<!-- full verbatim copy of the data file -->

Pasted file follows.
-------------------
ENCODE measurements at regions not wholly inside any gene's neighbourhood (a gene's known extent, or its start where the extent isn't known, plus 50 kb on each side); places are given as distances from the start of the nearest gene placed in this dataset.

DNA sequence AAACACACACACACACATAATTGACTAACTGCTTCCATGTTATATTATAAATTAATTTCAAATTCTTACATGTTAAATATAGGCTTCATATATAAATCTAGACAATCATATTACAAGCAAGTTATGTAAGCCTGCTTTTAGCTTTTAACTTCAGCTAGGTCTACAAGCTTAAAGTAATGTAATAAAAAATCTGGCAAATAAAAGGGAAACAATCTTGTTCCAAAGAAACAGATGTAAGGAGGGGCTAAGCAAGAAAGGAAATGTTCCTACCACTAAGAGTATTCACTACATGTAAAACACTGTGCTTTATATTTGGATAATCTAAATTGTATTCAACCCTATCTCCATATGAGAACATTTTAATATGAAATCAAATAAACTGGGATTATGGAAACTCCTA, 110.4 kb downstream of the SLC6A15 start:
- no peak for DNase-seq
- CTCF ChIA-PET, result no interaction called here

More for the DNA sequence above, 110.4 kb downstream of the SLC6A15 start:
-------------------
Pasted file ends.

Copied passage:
ENCODE measurements at regions not wholly inside any gene's neighbourhood (a gene's known extent, or its start where the extent isn't known, plus 50 kb on each side); places are given as distances from the start of the nearest gene placed in this dataset.

DNA sequence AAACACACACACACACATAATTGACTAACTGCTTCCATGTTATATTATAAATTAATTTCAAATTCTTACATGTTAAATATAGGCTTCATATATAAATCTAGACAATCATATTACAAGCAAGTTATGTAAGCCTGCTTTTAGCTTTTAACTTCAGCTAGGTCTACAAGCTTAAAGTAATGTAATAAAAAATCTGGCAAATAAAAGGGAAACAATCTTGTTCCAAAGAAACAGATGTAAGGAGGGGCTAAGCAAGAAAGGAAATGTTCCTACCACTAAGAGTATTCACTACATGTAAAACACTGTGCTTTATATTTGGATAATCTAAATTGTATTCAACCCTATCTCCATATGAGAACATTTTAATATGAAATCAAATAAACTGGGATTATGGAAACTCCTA, 110.4 kb downstream of the SLC6A15 start:
- no peak for DNase-seq
- CTCF ChIA-PET, result no interaction called here

More for the DNA sequence above, 110.4 kb downstream of the SLC6A15 start: